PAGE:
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Attendees at the 2016 Set Sail for Success event. Image by: Harry Bret
April 15, 2016

Harvard Pilgrim Partnership Celebrated At Set Sail For Success Event

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  • Boston

Eric Schultz, president and CEO of Harvard Pilgrim Health Care, joined Chancellor J. Keith Motley and members of the College of Nursing and Health Sciences (CNHS) at a campus event to celebrate the Set Sail for Successprogram, the collaboration that pairs freshmen nursing students with staff advisors and sophomore mentors to simplify their transition into college.

The program, which began in 2014 with the insurance leader’s pledge of $500,000 in funding over five years, “has proven to be an exemplary philanthropic partnership between Harvard Pilgrim and the University of Massachusetts Boston,” Motley said.

“Freshman year can be challenging, but it also can be intimidating, and we wanted you to have access to all the resources that you need as a freshman to establish a solid foundation for your academic career and your professional life.”

Thirty students are enrolled in this year’s freshmen cohort, and are receiving mentoring from four sophomores who participated in Set Sail for Success as freshmen in the 2014-2015 academic year. Organizers hope to enroll 60 new students next fall, and to increase the number of mentors.

“You are so fortunate to be here at UMass Boston, not just because it’s a wonderful set of facilities, and all sorts of things to benefit your education process, but you have by far the best leader and the best faculty to impart their knowledge and support and guidance to each of you,” Schultz told the students.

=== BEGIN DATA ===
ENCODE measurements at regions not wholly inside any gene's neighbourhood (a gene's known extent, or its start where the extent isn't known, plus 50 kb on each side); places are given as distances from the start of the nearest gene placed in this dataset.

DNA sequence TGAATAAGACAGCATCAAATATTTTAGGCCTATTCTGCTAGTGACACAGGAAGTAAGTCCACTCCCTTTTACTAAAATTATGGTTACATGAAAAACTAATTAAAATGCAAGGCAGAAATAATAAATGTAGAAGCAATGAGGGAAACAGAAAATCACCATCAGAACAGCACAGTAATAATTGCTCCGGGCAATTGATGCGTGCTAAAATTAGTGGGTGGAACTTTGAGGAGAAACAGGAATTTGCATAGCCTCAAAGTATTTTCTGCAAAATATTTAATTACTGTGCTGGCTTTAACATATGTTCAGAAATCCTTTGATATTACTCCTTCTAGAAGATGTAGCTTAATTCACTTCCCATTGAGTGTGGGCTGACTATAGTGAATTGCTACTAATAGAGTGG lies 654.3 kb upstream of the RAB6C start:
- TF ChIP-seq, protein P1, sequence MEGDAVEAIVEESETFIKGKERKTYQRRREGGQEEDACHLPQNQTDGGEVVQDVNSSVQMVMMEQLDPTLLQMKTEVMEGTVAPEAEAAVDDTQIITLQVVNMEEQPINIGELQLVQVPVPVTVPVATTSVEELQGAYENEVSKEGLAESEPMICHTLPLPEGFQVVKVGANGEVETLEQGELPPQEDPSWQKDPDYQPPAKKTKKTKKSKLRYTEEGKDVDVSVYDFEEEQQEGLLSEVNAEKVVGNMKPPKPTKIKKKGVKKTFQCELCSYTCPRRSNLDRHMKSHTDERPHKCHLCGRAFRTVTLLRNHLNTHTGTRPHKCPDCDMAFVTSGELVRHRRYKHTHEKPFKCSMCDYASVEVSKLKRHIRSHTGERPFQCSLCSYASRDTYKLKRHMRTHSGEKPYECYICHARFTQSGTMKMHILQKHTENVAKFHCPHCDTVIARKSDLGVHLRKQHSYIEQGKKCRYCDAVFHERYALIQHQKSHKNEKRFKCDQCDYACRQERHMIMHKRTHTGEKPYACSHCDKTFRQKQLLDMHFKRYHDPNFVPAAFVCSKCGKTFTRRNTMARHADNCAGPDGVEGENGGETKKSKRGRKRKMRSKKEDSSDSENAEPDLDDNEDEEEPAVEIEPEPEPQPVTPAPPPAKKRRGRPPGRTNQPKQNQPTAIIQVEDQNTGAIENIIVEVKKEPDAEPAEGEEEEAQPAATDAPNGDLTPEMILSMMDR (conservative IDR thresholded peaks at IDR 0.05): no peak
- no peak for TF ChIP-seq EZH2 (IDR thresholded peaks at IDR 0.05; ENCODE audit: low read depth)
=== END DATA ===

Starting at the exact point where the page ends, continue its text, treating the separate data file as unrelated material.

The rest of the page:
He also moderated a wide-ranging panel discussion on the present and future of health care, featuring three influential panelists: State Senator Linda Dorcena Forry; Paulette Shaw Querner ’87, vice president and corporate vice president of community health centers at Harbor Health Services, Inc.; and Dr. Myechia Minter-Jordan, president and CEO of The Dimock Center, a Roxbury-based community health center.

The panel discussed several topics crucial to the next generation of health care leaders, including building community consensus, ensuring access to care, and diversifying the workforce.

Dorcena-Forry, who is a member of the legislature’s joint committees on health care financing and mental health and substance abuse, emphasized the importance of reaching out and building consensus for major changes.

“I don’t know everything, I will never know everything,” Dorcena-Forry said. “And so for me, it’s how do you set the stage before a decision is made, because there’s a way to do it. You talk to the stakeholders, you know, you bring people to the table, and they now understand what is going to be the rationale behind that decision.

“Because you know you’re not going to agree with everyone all the time, and it’s OK. I’m fine with not agreeing with people, but you know what, I want that person when at the table when we’re making the decision, because the ideas and the points that they’re going to bring forth are going to be critical to making the legislation better.”

Minter-Jordan stressed the importance of community health centers, which serve people with and without insurance, and more complete health education for everyone.

“I see education and health as being one, because without education you can’t be empowered to take care of your health, but if you’re not healthy, it’s hard for you to be educated and take advantage of all the educational opportunities that are afforded to you,” she said.

Querner, who earned her bachelor’s degree in nursing from UMass Boston, emphasized the importance of a health care workforce that reflects the backgrounds and experiences of the patients it serves.

“That’s really important, that you understand a person’s culture, not just their language, because it affects your definition of health,” Querner said.

She also addressed the “huge shortage” of primary care physicians in the United States, which she said creates new avenues for nurses.

“I see more opportunity for nursing to function independently, to lead care teams. Traditionally most of those care teams have been driven by the physician, or maybe the nurse practitioner. I see nursing stepping up and playing those leadership roles.”

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